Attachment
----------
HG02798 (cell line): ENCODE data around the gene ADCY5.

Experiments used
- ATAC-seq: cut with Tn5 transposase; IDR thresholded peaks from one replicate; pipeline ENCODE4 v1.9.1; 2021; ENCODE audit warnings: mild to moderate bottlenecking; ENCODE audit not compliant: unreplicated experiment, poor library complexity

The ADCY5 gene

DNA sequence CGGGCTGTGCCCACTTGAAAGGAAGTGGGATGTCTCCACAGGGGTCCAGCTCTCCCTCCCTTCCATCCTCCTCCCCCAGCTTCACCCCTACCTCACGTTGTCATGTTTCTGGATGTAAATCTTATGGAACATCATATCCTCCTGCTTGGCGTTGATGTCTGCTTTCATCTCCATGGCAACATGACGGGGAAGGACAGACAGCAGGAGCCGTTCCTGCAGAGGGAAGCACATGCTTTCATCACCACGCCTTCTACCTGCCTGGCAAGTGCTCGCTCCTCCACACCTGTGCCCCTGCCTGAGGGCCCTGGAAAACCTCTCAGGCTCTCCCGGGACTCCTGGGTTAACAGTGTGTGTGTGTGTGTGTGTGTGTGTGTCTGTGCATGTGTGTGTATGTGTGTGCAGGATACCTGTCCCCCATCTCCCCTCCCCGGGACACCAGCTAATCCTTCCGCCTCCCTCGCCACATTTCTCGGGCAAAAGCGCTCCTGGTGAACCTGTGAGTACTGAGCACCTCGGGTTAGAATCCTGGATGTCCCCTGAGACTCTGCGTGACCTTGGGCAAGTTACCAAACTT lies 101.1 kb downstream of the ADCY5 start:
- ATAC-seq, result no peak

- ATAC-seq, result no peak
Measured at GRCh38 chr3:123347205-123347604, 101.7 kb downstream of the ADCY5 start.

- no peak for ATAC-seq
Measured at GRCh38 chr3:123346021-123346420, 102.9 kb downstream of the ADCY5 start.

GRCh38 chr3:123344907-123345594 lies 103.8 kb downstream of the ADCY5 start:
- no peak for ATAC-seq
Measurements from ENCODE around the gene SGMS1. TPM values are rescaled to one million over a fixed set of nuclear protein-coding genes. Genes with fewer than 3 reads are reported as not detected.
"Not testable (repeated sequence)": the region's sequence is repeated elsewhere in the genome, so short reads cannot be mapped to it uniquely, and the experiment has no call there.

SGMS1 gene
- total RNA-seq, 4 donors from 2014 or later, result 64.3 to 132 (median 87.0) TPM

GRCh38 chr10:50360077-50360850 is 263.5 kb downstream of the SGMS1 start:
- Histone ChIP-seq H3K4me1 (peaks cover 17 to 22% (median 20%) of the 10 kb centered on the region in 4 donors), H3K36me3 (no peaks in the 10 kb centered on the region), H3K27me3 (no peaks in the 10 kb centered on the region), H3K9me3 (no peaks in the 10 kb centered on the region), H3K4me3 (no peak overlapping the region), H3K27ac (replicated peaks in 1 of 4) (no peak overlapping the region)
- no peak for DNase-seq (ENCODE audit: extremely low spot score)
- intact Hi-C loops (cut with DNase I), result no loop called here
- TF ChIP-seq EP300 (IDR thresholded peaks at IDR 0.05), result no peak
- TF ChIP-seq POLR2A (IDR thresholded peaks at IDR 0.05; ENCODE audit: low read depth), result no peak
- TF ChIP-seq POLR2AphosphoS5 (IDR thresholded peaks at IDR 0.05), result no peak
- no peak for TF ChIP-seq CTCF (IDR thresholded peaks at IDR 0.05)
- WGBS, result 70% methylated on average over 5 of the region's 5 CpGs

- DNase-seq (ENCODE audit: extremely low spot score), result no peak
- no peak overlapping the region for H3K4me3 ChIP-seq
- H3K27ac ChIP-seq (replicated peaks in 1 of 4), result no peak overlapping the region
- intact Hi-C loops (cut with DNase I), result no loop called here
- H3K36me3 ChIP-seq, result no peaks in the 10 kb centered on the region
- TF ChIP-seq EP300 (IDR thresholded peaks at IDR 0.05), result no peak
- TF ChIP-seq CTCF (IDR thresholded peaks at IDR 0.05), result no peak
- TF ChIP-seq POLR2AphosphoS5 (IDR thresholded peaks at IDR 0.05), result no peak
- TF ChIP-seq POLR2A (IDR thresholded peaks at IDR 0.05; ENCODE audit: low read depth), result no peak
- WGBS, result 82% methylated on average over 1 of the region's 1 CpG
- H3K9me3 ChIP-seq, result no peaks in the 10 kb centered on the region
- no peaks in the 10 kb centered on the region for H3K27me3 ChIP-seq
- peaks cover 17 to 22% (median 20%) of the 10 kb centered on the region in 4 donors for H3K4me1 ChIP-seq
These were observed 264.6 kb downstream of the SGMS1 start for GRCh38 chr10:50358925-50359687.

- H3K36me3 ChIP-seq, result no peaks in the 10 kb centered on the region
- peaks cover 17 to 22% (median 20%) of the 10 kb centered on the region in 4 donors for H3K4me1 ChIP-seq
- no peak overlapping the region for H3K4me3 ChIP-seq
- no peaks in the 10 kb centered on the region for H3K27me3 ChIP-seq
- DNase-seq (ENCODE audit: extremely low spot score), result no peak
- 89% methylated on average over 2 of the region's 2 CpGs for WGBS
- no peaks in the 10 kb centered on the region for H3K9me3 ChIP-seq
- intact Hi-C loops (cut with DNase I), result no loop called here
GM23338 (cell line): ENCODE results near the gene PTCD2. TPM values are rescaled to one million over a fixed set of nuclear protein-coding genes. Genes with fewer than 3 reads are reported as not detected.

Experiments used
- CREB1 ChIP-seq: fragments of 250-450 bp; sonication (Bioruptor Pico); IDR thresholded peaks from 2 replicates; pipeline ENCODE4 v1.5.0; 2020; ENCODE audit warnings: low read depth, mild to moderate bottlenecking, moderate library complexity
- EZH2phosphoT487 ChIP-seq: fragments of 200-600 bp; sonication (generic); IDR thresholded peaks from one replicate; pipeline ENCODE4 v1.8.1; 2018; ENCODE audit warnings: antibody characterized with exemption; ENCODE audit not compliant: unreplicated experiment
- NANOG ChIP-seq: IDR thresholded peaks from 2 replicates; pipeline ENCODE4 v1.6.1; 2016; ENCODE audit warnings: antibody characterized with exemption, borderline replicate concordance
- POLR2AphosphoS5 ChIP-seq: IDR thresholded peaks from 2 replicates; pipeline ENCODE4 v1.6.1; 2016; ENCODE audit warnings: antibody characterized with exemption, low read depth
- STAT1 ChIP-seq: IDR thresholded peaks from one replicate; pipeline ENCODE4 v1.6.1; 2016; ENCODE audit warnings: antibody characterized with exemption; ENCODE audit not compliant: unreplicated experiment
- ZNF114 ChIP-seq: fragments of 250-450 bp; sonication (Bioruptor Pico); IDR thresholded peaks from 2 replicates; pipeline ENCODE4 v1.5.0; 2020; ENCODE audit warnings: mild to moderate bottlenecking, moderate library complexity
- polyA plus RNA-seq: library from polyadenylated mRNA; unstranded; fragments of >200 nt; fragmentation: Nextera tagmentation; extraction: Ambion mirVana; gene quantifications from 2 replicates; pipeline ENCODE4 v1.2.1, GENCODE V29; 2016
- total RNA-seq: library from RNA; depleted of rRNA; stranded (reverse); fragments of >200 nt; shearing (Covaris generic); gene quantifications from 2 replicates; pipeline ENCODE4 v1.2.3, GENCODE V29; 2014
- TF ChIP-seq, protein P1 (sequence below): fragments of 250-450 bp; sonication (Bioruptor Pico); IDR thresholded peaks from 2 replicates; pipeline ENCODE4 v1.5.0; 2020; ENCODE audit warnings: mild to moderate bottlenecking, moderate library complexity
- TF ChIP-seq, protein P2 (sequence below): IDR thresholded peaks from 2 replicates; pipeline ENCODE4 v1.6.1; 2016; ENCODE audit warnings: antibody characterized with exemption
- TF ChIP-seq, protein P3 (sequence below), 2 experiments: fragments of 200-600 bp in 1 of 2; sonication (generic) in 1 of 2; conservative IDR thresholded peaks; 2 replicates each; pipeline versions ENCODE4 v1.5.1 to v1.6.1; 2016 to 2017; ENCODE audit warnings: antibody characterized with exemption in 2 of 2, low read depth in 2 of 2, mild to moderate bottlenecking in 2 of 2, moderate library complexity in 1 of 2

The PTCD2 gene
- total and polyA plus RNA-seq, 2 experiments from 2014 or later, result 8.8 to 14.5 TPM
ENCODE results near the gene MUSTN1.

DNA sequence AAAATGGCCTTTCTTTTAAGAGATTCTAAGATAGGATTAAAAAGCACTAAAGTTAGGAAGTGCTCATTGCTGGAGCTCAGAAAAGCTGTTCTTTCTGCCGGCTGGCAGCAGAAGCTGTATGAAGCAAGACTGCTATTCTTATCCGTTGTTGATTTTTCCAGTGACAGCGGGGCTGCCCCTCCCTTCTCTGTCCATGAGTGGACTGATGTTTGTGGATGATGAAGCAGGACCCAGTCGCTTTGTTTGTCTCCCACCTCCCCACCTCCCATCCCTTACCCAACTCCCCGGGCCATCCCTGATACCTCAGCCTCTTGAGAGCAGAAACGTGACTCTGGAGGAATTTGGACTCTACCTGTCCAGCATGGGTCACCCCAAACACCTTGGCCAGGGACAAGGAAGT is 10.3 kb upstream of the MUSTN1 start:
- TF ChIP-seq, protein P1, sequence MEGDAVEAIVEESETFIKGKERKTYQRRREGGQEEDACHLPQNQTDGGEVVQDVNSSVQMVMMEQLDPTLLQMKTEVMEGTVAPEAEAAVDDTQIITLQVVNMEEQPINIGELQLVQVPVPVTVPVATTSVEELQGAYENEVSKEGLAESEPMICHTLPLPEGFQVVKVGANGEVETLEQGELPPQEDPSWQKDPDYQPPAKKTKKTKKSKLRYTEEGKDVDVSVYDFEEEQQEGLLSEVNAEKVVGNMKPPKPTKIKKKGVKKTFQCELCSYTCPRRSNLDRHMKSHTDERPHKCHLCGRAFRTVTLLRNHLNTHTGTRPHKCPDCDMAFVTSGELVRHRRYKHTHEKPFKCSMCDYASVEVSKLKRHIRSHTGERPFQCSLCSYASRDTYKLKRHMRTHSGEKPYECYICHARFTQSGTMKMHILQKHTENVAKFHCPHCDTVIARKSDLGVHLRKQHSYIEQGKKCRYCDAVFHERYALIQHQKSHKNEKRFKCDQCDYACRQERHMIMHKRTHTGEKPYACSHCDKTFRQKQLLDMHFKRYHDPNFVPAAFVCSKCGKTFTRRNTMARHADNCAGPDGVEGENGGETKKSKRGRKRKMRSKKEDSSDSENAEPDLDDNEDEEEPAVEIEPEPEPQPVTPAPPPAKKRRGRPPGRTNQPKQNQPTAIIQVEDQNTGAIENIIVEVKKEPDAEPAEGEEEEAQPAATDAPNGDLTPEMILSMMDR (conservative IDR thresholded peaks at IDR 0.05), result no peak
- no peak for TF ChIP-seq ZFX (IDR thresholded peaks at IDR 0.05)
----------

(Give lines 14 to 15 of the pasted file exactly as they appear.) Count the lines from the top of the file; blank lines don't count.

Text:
"Not testable (repeated sequence)": the region's sequence is repeated elsewhere in the genome, so short reads cannot be mapped to it uniquely, and the experiment has no call there.

SGMS1 gene